Users of the East Ridge Trail in Redwood Regional Park Protest Tree Thinning
By Angela Hill
OAKLAND — Regular visitors to Redwood Regional Park’s East Ridge Trail in the Oakland hills have circulated a petition and plan to protest what they’re calling a “logging” effort as fire officials and arborists remove numerous trees for a long-planned fire break along a portion of the trail.
But park officials say the tree removal is vital for fire safety and is being done responsibly, leaving as many healthy trees standing as possible.
“The trail itself is really the only fire break in that area right now. If a fire were to come through there under the northeast winds, it would not be a good situation,” said Ken Blonski, fire chief for the East Bay Regional Park District’s fire services. “It’s the same concept as defensible space around your house. Plus, we’re taking about the old trees that have limbs hanging over the trail that could fall and injure someone.”
Those who object to the tree removal agree that some trees should be taken down for fire safety, but they insist many healthy trees are being unnecessarily removed, harming the natural beauty of the area.
“A lot of people now feel this park has lost a lot of its charm and beauty. It’s as if we are now walking in a desolate war zone with stumps, like graves, to remind us of what used to be there,” said Rose Nied, who lives in the Oakland hills and takes her dogs to the trail on a regular basis. She and other tree supporters plan to share their views with the park district’s board of directors Thursday at the board’s regular monthly committee meeting, asking for more selectivity in tree removal, more environmentally friendly herbicides on stumps and more advance notice for similar projects.
“We all agree that the eucalyptus, and trees which were leaning and might fall, and trees that may not have looked so healthy should have gone,” she said. “But many of us believe that what they have done is overkill. This is one of the few off-leash dog areas around, and the animals need the shade or they overheat. This is eliminating all the shade. There definitely were Monterey pines that were taken down that were not harmful to anyone and were healthy specimens.”
Certainly, the thinned area is far more open than it was, and the sight of tree trunks piled by the side of the path is disconcerting for many of the hikers, runners and dog walkers who use the trail, which begins at Skyline Gate just off Skyline Boulevard. About 650 trees, varying in size from small ones 3 to 5 inches in diameter to mature pines of about 24 inches across, are being removed, Blonski said. Many of the Monterey pines suffer from a fungus called pitch canker.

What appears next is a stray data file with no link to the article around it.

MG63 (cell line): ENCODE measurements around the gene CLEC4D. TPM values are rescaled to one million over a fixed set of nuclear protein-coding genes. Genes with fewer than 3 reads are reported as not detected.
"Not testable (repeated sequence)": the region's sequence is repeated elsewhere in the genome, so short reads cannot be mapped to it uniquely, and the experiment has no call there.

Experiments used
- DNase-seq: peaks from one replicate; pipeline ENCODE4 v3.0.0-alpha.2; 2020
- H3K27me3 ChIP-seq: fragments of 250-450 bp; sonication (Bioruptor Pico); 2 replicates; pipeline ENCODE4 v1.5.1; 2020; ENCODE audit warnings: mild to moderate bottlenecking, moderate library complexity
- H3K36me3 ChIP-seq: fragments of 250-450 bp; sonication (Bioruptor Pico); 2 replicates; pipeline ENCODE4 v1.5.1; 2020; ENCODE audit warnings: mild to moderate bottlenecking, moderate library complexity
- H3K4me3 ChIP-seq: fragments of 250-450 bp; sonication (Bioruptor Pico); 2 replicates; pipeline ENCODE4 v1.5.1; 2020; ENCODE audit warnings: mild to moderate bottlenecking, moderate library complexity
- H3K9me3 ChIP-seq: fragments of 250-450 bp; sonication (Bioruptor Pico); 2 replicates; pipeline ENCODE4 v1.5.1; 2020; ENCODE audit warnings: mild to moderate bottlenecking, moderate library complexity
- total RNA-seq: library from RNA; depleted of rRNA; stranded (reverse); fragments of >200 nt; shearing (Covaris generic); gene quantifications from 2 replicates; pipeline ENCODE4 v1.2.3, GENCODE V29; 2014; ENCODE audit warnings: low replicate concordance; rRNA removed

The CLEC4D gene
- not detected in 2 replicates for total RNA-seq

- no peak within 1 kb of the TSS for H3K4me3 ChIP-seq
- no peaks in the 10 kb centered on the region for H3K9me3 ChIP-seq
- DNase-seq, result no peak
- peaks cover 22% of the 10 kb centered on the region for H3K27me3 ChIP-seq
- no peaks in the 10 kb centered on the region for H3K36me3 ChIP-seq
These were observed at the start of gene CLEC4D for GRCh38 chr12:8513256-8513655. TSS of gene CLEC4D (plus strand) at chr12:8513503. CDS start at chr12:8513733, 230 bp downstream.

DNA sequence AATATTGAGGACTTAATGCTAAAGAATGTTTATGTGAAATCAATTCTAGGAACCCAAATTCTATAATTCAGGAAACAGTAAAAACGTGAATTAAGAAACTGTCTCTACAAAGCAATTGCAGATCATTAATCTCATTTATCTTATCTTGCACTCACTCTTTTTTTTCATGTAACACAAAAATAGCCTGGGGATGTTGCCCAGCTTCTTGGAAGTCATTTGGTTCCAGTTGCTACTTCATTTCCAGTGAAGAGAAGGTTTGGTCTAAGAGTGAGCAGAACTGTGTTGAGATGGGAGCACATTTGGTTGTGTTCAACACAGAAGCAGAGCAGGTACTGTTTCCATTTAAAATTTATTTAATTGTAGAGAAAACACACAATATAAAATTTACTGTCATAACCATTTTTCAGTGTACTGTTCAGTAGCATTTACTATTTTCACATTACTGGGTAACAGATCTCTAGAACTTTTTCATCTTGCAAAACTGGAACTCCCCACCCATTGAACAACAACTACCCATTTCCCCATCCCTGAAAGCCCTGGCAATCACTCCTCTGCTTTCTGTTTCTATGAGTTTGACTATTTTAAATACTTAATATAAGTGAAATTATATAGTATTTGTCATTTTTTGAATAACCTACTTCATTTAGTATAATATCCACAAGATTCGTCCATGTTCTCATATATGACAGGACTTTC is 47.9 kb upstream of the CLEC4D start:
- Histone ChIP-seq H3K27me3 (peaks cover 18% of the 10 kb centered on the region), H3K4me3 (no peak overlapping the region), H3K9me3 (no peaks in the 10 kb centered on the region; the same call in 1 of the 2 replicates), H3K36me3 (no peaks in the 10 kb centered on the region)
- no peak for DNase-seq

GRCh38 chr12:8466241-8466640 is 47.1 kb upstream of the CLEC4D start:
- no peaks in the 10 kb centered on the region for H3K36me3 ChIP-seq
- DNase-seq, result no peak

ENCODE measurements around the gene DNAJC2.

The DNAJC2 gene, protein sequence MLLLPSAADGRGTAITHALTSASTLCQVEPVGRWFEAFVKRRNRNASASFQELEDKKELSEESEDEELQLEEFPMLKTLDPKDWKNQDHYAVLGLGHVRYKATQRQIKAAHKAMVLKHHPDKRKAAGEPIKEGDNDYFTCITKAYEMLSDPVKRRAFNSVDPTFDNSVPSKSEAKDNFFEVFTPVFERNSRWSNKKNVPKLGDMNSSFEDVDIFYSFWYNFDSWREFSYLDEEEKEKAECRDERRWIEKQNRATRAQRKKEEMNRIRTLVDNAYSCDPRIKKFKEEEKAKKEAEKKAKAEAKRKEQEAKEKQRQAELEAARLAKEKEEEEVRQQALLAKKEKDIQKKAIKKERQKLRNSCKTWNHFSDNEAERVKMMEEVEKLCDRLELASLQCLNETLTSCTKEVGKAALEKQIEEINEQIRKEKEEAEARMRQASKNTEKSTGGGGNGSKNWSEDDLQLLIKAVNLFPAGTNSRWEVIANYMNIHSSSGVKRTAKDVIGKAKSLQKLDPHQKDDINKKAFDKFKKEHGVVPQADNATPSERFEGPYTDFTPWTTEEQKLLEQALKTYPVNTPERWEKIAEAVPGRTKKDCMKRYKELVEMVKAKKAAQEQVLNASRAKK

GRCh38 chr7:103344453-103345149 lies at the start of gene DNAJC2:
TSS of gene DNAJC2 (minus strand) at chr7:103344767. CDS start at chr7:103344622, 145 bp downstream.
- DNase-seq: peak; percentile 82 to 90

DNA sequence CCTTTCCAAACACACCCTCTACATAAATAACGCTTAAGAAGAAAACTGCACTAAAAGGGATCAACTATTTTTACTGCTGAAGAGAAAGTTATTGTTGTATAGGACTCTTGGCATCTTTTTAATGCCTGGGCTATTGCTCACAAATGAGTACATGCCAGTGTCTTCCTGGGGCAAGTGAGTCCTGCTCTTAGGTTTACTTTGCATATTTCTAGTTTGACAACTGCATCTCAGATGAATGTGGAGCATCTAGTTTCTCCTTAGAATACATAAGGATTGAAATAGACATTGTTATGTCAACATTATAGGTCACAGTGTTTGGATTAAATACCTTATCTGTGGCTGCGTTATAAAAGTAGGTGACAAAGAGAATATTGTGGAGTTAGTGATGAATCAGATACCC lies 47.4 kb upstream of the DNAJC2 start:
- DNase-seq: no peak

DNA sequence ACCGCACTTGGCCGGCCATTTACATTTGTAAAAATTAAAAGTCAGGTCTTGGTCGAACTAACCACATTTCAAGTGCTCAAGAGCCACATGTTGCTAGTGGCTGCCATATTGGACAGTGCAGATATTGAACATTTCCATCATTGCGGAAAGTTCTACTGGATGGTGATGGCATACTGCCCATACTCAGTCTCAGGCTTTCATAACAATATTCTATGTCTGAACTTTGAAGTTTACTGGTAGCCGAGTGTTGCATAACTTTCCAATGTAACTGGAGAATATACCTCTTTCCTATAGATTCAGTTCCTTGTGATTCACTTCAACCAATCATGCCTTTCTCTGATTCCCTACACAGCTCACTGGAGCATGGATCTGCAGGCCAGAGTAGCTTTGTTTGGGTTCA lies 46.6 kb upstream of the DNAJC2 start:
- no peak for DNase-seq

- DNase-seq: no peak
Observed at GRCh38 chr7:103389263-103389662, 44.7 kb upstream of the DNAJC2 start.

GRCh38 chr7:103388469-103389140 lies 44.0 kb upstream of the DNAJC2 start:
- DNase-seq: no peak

Blonski said the selection of trees for removal has been a careful one.
“Some people have said we’re indiscriminately logging,” he said. “But this is not being done helter-skelter. There is no reason we would take out healthy trees. For one thing, we wouldn’t waste the money doing that. Plus, we’ve done aerial surveys, ground studies, environmental impact reports. We have careful criteria for each tree.”
“We’re trying to create a situation where the native vegetation will prosper by removing non-native eucalyptus, thinning the pine and leaving the native understory of bay trees and manzanita and oaks, which are naturally more fire resistant,” said Kerry Bearg, project manager for the fire district. “It’s part of a much larger strategy.”
Nied also said that little notice was provided before the work started July 15, and there was no chance for public input.
“Part of the problem is that these projects take so long to get going that the public input meetings happened years ago,” Blonski said.
Indeed, the thinning project, one of several under way in the hills, had been in the planning stages for years. Funds are coming from Measure CC, which was approved by voters in 2004, a property assessment that raises almost $3 million a year for wildlife habitat and natural resource protection, park access and safety, and infrastructure maintenance. Additional funds came from Federal Emergency Management Agency money received after the devastating 1991 fire in the Oakland and Berkeley hills. “The fire-safety plan, including this area, even goes back to when the park first formed in 1936,” Blonski said.
Some trail users have mixed feelings about the thinning work. One woman walking along the trail with a friend Monday said, “I love the trees, but I’m also anti-fire.”
Reach Angela Hill at 510-208-6493 or email@example.com.If you go– What: East Bay Regional Park District board meeting– When: 12:45 p.m. Thursday– Where: 2950 Peralta Oaks Court, Oakland– Details: www.ebparks.org
Originally published by Angela Hill , Oakland Tribune.
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